It is correct, of course, that the disciples did mighty works with the help of the power of the Holy Spirit–but that was the Holy Spirit of the Father. Even though the Father’s Holy Spirit was not IN them, it was WITH them. John 14:17 indicates that while Christ was here on earth as a Man, His disciples had help from God’s Holy Spirit, when they healed or cast out demons. Luke 2:25-27 proves as well that at that time, some people were led by the Holy Spirit of the Father–and that the Holy Spirit was “upon” them–but it was not yet IN them.
What John’s statement in John 7:39 means, then, is that in New Testament times, nobody who was born after Christ’s conception as a human being would receive the Holy Spirit until after Christ’s glorious resurrection. We read that John the Baptist had God’s Holy Spirit from his mother’s womb–but he was conceived six months BEFORE Christ’s human conception. One might ask what happened to the Holy Spirit emanating from Christ, which was dwelling in John the Baptist, when Jesus became a human being. But we need to remember that the Holy Spirit emanates from both God the Father AND Jesus Christ, and the Bible teaches that it is ONE; that is, it is the SAME Spirit, as God the Father and Jesus Christ are ONE in mind, goal, purpose and action.
Even though, upon Christ’s becoming a Man, the Spirit of Christ ceased to exist as emanating from the glorified Son–the second member and God being within the “Godhead” or Family of God. But the Spirit of the Father continued to dwell IN John the Baptist. However, as is pointed out herein, once Christ became flesh and blood, the Holy Spirit would not be given henceforth to human beings until after Christ’s glorification.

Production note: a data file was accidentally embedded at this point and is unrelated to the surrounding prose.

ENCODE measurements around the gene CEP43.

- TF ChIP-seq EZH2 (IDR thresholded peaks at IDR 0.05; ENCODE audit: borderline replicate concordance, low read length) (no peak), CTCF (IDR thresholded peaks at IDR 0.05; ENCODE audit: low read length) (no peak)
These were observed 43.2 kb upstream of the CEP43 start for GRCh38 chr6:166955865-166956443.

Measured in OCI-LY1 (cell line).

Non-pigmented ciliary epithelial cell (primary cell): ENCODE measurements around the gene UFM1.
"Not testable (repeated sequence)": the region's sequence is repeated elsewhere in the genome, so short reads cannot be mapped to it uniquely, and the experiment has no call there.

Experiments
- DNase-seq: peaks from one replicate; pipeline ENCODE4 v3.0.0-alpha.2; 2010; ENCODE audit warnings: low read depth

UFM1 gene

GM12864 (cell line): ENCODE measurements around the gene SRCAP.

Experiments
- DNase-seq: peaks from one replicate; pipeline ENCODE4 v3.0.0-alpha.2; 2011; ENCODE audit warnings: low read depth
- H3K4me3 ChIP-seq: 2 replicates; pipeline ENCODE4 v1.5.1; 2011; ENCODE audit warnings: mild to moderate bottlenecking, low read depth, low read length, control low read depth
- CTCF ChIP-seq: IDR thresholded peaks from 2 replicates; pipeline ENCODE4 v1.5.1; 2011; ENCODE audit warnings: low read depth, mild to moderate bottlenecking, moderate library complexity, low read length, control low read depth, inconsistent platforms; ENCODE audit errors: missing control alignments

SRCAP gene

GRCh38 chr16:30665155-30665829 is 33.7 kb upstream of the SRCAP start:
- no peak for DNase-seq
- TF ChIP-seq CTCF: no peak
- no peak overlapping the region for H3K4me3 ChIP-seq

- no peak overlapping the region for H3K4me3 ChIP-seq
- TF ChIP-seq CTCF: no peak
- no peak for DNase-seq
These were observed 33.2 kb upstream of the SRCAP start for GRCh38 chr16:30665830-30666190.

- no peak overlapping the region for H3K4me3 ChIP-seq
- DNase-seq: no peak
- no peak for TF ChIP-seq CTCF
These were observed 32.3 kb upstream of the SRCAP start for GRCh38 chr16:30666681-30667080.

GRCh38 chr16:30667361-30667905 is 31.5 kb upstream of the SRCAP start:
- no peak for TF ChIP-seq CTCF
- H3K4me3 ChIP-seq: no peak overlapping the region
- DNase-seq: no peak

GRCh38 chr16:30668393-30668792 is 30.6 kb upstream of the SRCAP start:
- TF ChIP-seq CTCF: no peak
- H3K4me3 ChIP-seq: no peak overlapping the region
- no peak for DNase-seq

We also read that the Holy Spirit had been given to selected individuals in Old Testament times, such as Abraham, Moses, David and others. Again, this was the case because Jesus Christ was a glorified GOD being before His conception and birth as a Man, and so the Holy Spirit emanating from the Father AND the Son could be and was given in Old Testament times (Psalm 51:11). That it was ALSO the Holy Spirit of Christ that was IN some of the ancients–and not just the Spirit of the Father–is proven in 1 Peter 1:10-11, which says that “the Spirit of Christ… was IN them…”
We would also like to point out that, beginning with the establishment of the New Testament Church on the Day of Pentecost, God usually does not give anyone of His Holy Spirit, unless the person repents; believes in Jesus Christ and His sacrifice, as well as the gospel message of the Kingdom of God; is baptized by being fully immersed under water, as an outward sign of repentance and the burial of his old carnal nature; and a minister of God places his hands on the person (“laying on of hands”), thereby sanctifying him or setting him aside for a holy purpose; and prays to the Father, in Christ’s name, for the gift of the Holy Spirit.
Even though one exception is recorded in the case of Cornelius (who received the Holy Spirit first and was subsequently baptized), there is NO PROMISE that God would grant His Holy Spirit to anyone today unless the required order, as described above, is complied with. This was not the case in Old Testament times, however. We do NOT read that any of those select few to whom God gave His Holy Spirit were first baptized in the name of Jesus Christ. But the fact that God dealt differently, procedurally speaking, with His disciples in Old Testament times should not prompt us to think that we are “free” today to ignore the requirements which God has clearly set forth for us, in order to be granted the gift of the Holy Spirit. For more information, please read our free booklet, “Baptism–A Requirement for Salvation?”